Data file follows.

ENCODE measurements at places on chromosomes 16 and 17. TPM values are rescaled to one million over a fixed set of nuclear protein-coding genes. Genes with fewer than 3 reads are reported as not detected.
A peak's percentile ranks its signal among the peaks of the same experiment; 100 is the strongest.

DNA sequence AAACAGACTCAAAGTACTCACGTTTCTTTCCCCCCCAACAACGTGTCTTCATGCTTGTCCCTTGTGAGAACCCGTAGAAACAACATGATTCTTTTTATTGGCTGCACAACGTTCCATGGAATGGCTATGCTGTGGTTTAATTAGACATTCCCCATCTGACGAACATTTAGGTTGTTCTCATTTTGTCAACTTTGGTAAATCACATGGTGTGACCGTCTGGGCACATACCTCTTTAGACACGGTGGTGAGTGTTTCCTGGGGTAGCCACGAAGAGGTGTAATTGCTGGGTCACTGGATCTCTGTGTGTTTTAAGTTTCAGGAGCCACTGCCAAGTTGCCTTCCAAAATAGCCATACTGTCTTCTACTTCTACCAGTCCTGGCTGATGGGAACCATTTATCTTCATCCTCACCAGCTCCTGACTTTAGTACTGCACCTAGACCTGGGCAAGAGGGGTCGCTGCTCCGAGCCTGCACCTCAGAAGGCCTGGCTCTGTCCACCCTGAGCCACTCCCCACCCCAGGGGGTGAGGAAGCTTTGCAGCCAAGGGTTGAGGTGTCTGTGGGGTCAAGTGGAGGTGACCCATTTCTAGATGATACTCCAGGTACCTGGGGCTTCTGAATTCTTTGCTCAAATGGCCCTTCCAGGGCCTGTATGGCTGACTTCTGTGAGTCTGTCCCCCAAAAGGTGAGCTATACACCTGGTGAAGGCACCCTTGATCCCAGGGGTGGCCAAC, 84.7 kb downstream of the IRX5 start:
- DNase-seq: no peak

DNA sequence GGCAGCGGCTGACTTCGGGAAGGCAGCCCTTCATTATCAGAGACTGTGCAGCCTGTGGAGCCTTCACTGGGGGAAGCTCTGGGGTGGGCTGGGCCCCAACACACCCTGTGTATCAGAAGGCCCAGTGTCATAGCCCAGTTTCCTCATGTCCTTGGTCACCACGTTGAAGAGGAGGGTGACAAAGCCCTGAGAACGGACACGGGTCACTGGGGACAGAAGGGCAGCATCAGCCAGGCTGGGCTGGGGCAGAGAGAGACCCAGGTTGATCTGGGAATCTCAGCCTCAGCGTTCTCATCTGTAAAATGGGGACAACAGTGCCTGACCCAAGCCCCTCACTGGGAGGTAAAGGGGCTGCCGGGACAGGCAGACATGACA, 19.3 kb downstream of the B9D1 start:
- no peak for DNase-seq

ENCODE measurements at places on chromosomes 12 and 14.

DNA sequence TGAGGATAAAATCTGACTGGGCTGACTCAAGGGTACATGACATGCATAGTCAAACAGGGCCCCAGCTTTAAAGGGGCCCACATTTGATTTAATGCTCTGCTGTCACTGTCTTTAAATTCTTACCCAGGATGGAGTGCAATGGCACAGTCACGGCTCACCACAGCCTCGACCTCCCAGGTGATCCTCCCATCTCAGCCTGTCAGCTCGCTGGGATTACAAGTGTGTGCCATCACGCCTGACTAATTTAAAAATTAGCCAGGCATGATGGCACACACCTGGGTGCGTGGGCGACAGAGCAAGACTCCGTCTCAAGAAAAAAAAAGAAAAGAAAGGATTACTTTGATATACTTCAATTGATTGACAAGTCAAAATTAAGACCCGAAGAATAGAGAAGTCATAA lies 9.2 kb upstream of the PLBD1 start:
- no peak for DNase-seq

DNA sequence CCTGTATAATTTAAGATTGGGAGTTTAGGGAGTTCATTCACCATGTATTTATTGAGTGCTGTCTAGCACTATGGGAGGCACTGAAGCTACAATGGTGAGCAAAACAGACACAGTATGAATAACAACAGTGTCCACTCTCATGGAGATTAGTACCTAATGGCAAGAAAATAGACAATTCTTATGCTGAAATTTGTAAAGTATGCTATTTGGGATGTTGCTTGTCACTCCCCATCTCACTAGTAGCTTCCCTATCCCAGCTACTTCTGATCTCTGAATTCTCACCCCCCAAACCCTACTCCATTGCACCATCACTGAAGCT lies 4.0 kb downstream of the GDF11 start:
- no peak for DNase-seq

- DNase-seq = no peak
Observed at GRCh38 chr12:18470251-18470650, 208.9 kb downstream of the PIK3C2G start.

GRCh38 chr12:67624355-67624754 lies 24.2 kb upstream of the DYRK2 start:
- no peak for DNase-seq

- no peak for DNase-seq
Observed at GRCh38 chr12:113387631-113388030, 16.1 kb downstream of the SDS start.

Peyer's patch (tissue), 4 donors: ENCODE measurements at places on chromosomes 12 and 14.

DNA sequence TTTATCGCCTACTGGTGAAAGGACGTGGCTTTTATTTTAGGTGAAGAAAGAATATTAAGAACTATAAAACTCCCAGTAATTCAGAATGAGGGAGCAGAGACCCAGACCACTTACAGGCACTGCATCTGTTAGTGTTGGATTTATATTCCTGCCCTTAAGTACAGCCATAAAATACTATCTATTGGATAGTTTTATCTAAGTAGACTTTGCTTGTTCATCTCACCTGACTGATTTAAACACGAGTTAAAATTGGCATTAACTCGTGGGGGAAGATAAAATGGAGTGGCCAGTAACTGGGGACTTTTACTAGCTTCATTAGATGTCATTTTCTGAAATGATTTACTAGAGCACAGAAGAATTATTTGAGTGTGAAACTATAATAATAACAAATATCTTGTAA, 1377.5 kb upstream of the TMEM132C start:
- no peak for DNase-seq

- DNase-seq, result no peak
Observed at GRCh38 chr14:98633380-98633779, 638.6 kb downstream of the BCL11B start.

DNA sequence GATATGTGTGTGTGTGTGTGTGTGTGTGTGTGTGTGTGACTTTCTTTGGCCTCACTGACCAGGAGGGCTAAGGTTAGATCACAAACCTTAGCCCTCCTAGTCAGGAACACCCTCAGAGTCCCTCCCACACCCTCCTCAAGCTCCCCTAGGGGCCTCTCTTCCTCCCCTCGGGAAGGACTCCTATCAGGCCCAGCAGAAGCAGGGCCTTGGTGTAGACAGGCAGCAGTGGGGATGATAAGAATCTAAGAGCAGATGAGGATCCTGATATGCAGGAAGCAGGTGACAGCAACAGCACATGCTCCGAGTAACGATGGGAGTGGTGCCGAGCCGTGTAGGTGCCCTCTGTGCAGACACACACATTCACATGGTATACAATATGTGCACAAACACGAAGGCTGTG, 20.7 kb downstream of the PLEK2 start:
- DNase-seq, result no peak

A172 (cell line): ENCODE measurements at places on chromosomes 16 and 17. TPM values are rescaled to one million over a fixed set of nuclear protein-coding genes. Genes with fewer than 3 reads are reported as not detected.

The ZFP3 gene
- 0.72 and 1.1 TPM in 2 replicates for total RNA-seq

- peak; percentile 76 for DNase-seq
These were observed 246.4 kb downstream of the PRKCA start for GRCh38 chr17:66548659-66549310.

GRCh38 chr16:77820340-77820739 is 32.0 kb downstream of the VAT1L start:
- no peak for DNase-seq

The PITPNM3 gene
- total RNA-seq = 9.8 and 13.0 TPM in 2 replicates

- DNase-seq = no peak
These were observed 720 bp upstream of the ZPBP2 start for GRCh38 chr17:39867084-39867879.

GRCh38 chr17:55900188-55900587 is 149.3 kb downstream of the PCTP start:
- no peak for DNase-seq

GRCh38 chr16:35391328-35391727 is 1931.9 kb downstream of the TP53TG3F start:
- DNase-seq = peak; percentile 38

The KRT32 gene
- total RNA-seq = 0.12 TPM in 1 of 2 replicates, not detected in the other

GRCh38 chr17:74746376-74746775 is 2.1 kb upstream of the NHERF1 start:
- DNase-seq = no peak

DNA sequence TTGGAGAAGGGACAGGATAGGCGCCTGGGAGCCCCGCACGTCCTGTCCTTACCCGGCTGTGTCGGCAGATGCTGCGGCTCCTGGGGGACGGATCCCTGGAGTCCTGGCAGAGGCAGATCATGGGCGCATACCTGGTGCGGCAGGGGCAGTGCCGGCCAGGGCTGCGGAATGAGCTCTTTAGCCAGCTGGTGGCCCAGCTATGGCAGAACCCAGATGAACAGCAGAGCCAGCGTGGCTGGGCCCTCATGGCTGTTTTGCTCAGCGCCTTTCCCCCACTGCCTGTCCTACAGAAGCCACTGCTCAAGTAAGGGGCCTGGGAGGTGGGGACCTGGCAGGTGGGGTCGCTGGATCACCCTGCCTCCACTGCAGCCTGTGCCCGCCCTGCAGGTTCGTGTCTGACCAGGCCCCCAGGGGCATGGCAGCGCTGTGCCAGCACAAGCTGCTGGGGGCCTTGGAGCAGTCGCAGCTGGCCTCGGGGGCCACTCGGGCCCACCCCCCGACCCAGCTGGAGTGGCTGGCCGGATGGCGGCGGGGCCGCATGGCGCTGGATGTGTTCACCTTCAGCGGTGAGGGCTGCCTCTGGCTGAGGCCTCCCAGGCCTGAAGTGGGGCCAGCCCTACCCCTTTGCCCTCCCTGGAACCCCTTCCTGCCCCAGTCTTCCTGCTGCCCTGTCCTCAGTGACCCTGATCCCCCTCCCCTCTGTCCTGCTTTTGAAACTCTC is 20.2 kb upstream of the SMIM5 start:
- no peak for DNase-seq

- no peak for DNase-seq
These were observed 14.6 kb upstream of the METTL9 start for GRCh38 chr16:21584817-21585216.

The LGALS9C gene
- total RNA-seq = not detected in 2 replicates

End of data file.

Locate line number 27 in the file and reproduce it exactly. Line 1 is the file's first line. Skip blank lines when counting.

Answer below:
- 0.72 and 1.1 TPM in 2 replicates for total RNA-seq